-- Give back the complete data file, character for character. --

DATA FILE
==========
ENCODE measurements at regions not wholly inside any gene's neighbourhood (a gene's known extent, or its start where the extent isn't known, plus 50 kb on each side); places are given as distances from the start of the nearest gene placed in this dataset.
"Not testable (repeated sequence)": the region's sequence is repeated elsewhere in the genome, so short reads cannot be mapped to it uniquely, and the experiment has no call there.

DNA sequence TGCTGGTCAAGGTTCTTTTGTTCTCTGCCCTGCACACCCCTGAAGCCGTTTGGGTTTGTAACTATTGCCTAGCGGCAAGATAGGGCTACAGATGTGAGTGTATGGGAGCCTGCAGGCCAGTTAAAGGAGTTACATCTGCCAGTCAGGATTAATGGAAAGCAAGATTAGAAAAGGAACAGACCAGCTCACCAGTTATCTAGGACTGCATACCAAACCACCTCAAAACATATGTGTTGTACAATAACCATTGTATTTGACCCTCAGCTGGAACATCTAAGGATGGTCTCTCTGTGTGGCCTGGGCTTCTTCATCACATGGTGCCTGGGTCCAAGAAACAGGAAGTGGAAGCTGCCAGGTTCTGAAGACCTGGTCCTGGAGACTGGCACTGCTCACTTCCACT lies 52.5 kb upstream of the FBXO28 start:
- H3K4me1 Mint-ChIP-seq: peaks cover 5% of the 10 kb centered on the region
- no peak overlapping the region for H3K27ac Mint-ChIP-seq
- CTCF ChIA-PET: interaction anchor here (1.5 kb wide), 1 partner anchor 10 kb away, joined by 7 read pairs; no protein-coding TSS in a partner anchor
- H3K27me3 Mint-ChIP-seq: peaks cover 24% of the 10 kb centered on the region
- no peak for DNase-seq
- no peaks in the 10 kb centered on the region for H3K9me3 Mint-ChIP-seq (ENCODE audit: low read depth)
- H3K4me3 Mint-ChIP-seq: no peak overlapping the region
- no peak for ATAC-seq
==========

ENCODE measurements at regions not wholly inside any gene's neighbourhood (a gene's known extent, or its start where the extent isn't known, plus 50 kb on each side); places are given as distances from the start of the nearest gene placed in this dataset.
"Not testable (repeated sequence)": the region's sequence is repeated elsewhere in the genome, so short reads cannot be mapped to it uniquely, and the experiment has no call there.

DNA sequence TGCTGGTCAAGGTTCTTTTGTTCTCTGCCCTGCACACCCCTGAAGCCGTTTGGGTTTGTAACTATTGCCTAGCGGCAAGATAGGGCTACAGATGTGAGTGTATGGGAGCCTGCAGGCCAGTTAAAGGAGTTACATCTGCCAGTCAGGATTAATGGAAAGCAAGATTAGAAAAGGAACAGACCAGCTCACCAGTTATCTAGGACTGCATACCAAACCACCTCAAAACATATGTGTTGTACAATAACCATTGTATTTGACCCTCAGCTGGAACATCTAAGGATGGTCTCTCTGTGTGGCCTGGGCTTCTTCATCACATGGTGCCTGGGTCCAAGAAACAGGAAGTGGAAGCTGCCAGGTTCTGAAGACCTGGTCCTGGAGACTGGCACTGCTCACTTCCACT lies 52.5 kb upstream of the FBXO28 start:
- H3K4me1 Mint-ChIP-seq: peaks cover 5% of the 10 kb centered on the region
- no peak overlapping the region for H3K27ac Mint-ChIP-seq
- CTCF ChIA-PET: interaction anchor here (1.5 kb wide), 1 partner anchor 10 kb away, joined by 7 read pairs; no protein-coding TSS in a partner anchor
- H3K27me3 Mint-ChIP-seq: peaks cover 24% of the 10 kb centered on the region
- no peak for DNase-seq
- no peaks in the 10 kb centered on the region for H3K9me3 Mint-ChIP-seq (ENCODE audit: low read depth)
- H3K4me3 Mint-ChIP-seq: no peak overlapping the region
- no peak for ATAC-seq